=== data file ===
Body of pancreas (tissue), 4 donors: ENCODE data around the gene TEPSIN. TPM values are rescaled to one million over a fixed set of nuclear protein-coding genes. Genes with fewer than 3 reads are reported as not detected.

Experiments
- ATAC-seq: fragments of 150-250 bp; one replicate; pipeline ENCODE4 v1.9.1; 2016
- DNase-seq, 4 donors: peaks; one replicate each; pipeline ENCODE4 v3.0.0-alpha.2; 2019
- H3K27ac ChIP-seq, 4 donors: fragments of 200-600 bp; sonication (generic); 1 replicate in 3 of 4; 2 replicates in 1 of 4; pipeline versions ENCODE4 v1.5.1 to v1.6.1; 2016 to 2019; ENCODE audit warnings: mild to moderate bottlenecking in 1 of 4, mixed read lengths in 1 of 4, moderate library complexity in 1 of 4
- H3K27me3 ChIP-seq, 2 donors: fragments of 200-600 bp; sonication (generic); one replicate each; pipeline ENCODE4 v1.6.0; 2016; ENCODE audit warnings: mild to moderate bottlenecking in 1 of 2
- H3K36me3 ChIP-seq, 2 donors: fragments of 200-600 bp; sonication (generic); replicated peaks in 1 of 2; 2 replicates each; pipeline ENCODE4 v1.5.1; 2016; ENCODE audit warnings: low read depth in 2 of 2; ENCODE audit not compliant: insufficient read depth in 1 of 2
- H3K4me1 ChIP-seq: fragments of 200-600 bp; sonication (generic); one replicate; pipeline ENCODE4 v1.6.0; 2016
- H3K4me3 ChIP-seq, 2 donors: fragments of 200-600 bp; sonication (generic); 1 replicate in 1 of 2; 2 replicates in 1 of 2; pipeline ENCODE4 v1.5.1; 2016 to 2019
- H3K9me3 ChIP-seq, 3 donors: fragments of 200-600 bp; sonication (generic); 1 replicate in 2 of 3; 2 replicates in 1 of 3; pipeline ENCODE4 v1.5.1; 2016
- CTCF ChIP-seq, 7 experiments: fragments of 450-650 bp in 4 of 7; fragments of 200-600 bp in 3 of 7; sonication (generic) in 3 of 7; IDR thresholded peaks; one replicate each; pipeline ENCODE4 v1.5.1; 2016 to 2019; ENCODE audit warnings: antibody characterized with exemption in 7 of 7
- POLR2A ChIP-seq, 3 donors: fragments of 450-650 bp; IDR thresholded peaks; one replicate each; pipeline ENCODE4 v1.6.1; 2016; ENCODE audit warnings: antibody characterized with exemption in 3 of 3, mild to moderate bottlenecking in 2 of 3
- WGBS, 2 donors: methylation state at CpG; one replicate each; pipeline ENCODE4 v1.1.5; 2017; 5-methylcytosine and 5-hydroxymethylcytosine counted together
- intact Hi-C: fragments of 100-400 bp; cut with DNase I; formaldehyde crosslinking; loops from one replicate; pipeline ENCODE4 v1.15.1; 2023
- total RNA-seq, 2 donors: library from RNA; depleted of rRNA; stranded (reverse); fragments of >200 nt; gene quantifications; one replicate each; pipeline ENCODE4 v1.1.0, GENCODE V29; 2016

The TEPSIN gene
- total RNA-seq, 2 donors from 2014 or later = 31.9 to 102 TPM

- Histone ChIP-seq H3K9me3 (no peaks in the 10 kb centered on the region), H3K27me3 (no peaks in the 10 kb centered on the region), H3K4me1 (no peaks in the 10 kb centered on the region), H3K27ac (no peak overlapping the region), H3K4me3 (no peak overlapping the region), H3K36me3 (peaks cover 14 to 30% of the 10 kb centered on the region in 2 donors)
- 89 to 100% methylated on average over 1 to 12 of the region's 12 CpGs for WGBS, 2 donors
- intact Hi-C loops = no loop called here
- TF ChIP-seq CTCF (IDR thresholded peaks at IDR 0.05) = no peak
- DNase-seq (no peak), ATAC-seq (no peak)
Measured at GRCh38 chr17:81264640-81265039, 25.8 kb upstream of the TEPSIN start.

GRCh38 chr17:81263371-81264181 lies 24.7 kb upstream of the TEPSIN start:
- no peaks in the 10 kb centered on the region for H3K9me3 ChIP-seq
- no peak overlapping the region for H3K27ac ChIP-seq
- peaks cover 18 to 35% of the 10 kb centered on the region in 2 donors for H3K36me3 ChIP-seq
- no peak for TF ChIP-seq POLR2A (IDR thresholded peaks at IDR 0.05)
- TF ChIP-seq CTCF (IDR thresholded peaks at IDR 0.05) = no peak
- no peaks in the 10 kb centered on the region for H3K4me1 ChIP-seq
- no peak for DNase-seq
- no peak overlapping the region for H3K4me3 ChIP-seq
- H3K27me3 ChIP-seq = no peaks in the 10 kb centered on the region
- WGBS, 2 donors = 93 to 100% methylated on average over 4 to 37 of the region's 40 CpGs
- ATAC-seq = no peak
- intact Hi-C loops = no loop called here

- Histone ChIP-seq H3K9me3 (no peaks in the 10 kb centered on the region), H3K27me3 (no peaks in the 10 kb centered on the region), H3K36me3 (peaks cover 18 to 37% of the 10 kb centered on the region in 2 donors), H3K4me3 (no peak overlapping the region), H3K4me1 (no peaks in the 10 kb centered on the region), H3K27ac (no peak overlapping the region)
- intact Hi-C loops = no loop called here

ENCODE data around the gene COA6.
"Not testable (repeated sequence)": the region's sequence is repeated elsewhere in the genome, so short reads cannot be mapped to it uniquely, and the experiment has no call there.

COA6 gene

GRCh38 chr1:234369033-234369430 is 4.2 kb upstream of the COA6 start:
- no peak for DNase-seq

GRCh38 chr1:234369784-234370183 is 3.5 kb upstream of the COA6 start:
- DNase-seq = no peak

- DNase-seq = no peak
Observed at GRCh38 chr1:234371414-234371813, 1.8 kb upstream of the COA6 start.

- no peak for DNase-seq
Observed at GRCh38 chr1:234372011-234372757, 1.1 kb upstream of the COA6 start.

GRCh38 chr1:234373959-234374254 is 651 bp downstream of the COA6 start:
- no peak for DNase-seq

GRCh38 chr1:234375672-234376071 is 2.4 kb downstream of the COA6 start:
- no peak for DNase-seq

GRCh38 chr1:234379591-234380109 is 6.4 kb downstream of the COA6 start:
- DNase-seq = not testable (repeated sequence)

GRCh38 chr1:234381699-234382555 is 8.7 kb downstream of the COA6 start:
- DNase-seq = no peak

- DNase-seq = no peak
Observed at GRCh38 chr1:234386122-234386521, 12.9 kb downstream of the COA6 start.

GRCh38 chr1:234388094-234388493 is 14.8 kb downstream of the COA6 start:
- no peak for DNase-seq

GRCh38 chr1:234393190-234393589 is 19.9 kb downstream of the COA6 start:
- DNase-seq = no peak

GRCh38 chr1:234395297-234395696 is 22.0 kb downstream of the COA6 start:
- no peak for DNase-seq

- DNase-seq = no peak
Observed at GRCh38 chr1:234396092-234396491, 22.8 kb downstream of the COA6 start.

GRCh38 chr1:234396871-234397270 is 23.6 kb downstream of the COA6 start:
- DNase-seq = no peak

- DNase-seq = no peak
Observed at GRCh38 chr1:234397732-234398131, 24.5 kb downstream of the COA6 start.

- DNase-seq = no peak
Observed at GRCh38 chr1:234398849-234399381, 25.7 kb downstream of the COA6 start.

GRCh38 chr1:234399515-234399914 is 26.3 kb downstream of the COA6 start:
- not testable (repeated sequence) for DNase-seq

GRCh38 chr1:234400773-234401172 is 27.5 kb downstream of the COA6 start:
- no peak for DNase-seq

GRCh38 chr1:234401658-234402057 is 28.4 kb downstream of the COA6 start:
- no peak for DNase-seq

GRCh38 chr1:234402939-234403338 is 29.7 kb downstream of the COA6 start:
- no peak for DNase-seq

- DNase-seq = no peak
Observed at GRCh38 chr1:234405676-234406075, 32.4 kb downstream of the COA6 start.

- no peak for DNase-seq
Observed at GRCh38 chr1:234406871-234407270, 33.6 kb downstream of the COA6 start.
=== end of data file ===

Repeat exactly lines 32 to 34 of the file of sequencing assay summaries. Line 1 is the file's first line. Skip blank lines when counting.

- no peak overlapping the region for H3K4me3 ChIP-seq
- H3K27me3 ChIP-seq = no peaks in the 10 kb centered on the region
- WGBS, 2 donors = 93 to 100% methylated on average over 4 to 37 of the region's 40 CpGs